Deep Hash creation one liner

I was trying to create a hash { mountain: { river: { tree: 23 } } }using the below :

path = [:mountain, :river, :tree,23]
hash = {}
path.each_cons(2).to_a.reverse.inject(hash,:[]=)

=>

~> -:3:in `[]=’: wrong number of arguments (1 for 2) (ArgumentError)

~> from -:3:in `each’

~> from -:3:in `inject’

~> from -:3:in `’

I know why the error comes. But my question is - Is there any way to
send 2 arguments to the method :[]= ,by breaking the one argument
array using splat or something like that ?

[16] pry(main)> path.reverse.reduce({}){|s,v| v == path.last ? v : {v =>
s}
}

=> {:mountain=>{:river=>{:tree=>23}}}

You’re trying to use a Symbol argument which is a shorthand way to
create a block. If you want to pass more detailed instructions, pass a
block.

Or if you really want, you can redefine :[]=.to_proc.

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Nice solution! It led me to this, which is a little shorter:

> path = [:mountain, :river, :tree, 23]
 => [:mountain, :river, :tree, 23]
> path.reverse.reduce { |s,v| {v => s} }
 => {:mountain=>{:river=>{:tree=>23}}}

Quoting from
http://ruby-doc.org/core-2.0.0/Enumerable.html#method-i-reduce :

If you do not explicitly specify an initial value for memo,
then the first element of collection is used as the initial
value of memo.

Peace,
tiredpixel

On 10/10/2013 21:25, Michael F. wrote:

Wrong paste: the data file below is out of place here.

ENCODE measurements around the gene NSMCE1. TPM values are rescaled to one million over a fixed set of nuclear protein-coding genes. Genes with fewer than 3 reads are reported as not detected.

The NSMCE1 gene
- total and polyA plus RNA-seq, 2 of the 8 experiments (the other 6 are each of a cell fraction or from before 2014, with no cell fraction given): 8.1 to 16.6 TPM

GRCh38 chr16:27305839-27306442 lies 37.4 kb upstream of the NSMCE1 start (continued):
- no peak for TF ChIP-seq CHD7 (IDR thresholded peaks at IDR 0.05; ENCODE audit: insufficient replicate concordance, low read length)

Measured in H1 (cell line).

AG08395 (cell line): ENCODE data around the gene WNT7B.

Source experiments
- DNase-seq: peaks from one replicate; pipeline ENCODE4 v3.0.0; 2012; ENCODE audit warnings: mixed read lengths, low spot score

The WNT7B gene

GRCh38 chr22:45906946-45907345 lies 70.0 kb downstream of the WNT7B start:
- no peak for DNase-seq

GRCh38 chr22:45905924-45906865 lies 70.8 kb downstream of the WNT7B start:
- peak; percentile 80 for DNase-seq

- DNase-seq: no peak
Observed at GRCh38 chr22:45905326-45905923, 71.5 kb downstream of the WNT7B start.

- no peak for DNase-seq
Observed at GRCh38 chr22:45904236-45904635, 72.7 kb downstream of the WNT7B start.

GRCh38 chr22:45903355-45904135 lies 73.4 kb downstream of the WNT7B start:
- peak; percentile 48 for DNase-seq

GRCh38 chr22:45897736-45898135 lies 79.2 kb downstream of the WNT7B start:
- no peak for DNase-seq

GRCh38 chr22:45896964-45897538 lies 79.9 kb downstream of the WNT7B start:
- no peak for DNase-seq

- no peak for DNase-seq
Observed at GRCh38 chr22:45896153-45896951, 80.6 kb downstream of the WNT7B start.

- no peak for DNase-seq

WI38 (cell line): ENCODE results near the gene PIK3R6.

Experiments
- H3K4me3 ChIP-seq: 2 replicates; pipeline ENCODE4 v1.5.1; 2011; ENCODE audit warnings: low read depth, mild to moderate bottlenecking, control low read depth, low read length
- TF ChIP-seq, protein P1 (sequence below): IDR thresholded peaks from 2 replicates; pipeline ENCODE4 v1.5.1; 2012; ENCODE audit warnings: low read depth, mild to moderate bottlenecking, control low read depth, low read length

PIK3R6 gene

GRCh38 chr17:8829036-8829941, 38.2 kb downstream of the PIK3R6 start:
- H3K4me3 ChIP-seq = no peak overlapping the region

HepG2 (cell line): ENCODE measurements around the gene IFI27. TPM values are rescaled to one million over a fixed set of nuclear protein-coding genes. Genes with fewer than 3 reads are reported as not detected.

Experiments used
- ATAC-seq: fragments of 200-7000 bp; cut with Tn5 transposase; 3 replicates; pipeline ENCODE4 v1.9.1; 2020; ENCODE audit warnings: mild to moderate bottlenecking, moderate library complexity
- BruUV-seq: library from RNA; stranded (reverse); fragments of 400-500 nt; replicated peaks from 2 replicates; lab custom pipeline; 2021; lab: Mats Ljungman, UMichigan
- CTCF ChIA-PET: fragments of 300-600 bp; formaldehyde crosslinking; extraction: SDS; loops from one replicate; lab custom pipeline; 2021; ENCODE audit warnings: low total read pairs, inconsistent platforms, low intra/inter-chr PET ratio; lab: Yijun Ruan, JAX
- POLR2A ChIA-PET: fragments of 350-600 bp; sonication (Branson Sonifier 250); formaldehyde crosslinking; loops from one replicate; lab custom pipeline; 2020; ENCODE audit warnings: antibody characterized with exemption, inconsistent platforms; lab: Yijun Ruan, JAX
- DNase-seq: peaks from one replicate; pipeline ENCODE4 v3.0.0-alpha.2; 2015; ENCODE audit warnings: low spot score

path = [:mountain, :river, :tree,23] hash = {}

– Michael F.
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Joel P. wrote in post #1124210:

You’re trying to use a Symbol argument which is a shorthand way to
create a block. If you want to pass more detailed instructions, pass a
block.

Or if you really want, you can redefine :[]=.to_proc.

Yes something like that I also tried,But I also tried…but didn’t work.

path = [:mountain, :river, :tree,23]
hash = {}
path.each_cons(2).to_a.reverse.inject(&hash.method(:[]))

=>

~> -:3:in `[]’: wrong number of arguments (2 for 1) (ArgumentError)

~> from -:3:in `each’

~> from -:3:in `inject’

~> from -:3:in `’

Still I am not being able to pass the 2 arguments,for one argument it
should work. But for 2 argument,I don’t know the trick.

You’re missing the point.

Using a symbol is a shortcut way to use a predefined block. If you want
a block to do something different, then use a block, not a symbol.

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